Achieving Generational Success for Black Boys

This piece originally appeared on the Black Male Achievement Leadership Institute website.

I am the oldest of three girls, the mother of three daughters, and aunt to four nieces. There is not one boy child in my immediate family. So many might wonder why a woman who has lived in a female-dominated family might be so concerned and passionate about making sure that boys do well. It is very simple; my daughters and nieces will date and eventually marry. I am open to each of them finding love with any man regardless of his race; yet I want each of them to have an option to love a black man just like their grandmother, mothers, and aunts have. However, I know that the likelihood of them meeting and loving a black man with the same education and social class will be dependent upon what we do today to fix the systemic and structural challenges facing black boys.

Unfortunately, my sentiment above is as true today as it was 25 years ago. Black boys are doing as poorly as they were two generations ago. The call to fix these ailments has not gone unanswered. A host of programs were developed to support black boys and to help them transition successfully into manhood. Despite the good deeds of these programs, the work has not been sustained. In 1995, the Urban Institute profiled 51 promising programs directed at supporting and improving the outcomes for black boys. Ten years after the study, 75 percent of the programs either no longer exist or stopped doing black boy-related work. Now nearly 20 years later, the movement is revived. There are organizations and caring adults in every urban center across the country working to reverse the ills affecting black boys. The challenge before these good-willed and smart-minded leaders throughout the country is to not only restart the movement, but to make sure that it lasts beyond one generation and that our efforts fulfill our best intentions for black boys.

The Skillman Foundation is pleased to work with the Open Society Foundations Campaign for Black Male Achievement as it launches the Leadership and Sustainability Institute. This effort aims to strengthen the leaders and organizations serving black boys so that the work sustains and black boys prosper over several generations. The Skillman Foundation joins in this effort, because we understand the explicit tie between how black boys fare and Detroit’s future. In both cases, we plan to take the long view so that we can achieve generational success.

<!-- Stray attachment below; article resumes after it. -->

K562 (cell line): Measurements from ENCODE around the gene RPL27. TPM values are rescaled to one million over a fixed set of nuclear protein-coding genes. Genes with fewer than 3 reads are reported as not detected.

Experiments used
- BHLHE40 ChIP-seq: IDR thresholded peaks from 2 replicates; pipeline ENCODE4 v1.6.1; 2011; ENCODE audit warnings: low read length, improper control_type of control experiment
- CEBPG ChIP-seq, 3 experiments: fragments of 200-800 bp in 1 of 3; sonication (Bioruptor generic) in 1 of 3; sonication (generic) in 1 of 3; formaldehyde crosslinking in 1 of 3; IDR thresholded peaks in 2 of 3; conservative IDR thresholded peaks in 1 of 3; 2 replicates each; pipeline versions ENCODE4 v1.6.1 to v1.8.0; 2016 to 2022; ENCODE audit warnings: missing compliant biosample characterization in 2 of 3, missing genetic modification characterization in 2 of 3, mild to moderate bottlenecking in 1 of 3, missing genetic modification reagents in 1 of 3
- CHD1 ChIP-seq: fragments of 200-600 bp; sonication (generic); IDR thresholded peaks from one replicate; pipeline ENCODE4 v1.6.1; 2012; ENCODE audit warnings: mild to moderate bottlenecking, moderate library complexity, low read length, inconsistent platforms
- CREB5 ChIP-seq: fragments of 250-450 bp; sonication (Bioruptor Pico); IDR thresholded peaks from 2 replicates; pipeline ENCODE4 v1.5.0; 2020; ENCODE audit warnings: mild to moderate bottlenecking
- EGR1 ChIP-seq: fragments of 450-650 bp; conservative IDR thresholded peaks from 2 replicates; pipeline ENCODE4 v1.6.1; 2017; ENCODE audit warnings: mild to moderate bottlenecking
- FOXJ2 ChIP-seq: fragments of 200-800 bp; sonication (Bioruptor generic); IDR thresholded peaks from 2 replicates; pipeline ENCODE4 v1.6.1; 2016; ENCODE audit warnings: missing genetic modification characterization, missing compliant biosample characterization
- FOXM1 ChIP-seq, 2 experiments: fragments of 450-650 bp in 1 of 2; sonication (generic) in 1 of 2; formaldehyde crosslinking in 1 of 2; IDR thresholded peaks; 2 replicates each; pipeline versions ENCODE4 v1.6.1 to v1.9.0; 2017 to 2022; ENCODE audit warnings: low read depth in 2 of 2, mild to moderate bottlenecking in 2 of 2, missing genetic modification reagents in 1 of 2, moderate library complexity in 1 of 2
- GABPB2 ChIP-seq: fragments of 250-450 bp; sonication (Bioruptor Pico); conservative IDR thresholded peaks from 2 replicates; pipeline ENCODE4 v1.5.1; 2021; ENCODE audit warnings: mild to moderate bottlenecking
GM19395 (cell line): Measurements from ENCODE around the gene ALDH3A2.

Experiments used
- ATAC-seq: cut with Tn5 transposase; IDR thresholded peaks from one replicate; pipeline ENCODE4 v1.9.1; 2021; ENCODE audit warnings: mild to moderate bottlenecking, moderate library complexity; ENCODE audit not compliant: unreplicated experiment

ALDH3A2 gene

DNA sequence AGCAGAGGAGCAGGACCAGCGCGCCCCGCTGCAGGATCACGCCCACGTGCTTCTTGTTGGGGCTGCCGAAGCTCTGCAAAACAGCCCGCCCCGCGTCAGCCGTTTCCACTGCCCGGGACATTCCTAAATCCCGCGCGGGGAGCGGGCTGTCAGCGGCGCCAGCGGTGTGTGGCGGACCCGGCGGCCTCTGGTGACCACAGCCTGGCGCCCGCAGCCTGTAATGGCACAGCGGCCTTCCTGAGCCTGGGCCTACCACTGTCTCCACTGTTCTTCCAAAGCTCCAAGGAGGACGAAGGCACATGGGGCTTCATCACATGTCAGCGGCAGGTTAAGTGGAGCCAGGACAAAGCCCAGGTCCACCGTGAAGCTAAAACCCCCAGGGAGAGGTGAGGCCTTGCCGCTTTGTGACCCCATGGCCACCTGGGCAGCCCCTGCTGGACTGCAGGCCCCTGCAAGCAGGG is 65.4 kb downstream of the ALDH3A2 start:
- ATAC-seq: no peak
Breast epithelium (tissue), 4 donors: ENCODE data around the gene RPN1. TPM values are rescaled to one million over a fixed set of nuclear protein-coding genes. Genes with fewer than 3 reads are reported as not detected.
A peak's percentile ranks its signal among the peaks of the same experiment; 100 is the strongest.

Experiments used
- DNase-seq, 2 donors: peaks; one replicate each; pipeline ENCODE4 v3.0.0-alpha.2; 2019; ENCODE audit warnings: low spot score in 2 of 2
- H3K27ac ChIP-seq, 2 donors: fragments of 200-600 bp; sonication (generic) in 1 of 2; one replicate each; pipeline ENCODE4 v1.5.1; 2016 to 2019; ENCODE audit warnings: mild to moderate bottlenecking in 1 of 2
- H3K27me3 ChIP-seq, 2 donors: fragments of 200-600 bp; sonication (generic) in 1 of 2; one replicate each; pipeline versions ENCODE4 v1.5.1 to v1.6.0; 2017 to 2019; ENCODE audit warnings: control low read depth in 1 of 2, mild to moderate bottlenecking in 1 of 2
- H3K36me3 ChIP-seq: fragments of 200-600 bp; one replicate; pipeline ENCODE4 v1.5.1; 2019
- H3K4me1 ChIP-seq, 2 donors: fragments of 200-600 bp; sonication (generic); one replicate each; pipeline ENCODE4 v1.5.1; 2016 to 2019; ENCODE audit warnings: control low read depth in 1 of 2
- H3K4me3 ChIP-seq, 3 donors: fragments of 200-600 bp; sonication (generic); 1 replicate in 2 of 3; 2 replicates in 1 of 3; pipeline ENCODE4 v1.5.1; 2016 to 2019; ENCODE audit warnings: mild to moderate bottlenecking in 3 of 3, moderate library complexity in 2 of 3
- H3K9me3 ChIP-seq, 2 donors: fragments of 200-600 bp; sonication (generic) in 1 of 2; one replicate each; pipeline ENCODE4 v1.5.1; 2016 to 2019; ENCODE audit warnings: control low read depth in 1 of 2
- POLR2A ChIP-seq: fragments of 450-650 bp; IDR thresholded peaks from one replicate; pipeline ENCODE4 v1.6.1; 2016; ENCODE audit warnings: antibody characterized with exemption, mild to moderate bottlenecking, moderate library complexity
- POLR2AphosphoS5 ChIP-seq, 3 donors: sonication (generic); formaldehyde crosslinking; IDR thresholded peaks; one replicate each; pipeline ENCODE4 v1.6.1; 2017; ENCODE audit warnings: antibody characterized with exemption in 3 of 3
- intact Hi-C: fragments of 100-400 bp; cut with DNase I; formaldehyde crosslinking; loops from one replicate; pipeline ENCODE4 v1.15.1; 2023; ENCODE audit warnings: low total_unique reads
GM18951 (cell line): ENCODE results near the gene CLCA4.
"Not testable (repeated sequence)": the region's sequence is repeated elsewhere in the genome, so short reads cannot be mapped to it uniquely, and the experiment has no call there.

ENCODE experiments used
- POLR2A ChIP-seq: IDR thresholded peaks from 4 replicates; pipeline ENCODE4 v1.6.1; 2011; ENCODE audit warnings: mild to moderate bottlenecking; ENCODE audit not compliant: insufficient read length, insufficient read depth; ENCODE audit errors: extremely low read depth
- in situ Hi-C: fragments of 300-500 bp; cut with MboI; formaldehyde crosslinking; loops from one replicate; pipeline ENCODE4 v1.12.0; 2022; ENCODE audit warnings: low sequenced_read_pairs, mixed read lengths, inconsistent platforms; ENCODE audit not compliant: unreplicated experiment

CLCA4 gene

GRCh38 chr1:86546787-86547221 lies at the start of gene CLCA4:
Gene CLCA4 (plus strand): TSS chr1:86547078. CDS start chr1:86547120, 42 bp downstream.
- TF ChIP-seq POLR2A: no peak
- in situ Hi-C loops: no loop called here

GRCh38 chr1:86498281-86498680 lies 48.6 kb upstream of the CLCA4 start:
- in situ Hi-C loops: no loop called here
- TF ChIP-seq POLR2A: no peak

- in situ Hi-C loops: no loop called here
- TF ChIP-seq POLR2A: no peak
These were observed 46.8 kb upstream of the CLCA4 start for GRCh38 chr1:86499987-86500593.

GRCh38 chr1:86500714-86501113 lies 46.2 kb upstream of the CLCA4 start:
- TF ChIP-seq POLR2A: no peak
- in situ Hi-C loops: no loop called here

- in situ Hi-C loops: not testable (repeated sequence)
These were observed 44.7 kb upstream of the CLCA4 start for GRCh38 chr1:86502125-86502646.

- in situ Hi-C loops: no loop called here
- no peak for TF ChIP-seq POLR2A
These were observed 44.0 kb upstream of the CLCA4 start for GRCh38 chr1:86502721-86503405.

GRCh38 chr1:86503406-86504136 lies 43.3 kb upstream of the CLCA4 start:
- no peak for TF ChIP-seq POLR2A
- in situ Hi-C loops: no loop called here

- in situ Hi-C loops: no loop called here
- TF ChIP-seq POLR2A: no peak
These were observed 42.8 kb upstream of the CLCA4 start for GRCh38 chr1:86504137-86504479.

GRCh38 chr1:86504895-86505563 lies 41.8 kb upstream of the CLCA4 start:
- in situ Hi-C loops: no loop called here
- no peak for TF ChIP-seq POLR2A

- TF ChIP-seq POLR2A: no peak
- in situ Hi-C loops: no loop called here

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I started tutoring and mentoring an African American 10 year old boy three summers ago. He is now thirteen, in therapy, but still very much at risk of becoming a statistic. He is very bright, but the primary challenge-his parents. His mother has three other children (boy 19 in jail, daughter 8, & daughter 9 months). The father is in the picture but not involved yet passive aggresive in his dealings with the mom & his son. The primary obstacle has been poor parenting skills of mom & dad. There is little understanding of child development, the importance of an orderly home with predictable routines, and a take-no-prisoners attitude about school work. Mom is depressed/angry & smokes dope most of the day. She is intoxicated about 4 nights/week.The result is neglect. The boy is hording food. She demonstrates little attachment to the 9 month old, who is not reaching developmental milestones. And yes, she has been reported to the authorities but the situaiton is not dire enough for an investigation. What I see are isolated adults who were wounded emotionally as children. I deal with child & have to deal with the family so I can continue to tutor/mentor. It is exhausting. But I must say that it has opened my eyes to the impact of intergenerational emotional/physical abuse and poor parenting on African American boys. I think it will take some form of sponsorship of family units by a well-trained & supported volunteers working with new moms/parents over the long haul to make a difference. Preschool & the early grades are where we can engage Black parents, particularly mothers, in teaching positive affirming parenting. I hope we do not drop the ball on this one and allow all sectors & tested interventions, not just church leaders, to engage to make a difference.

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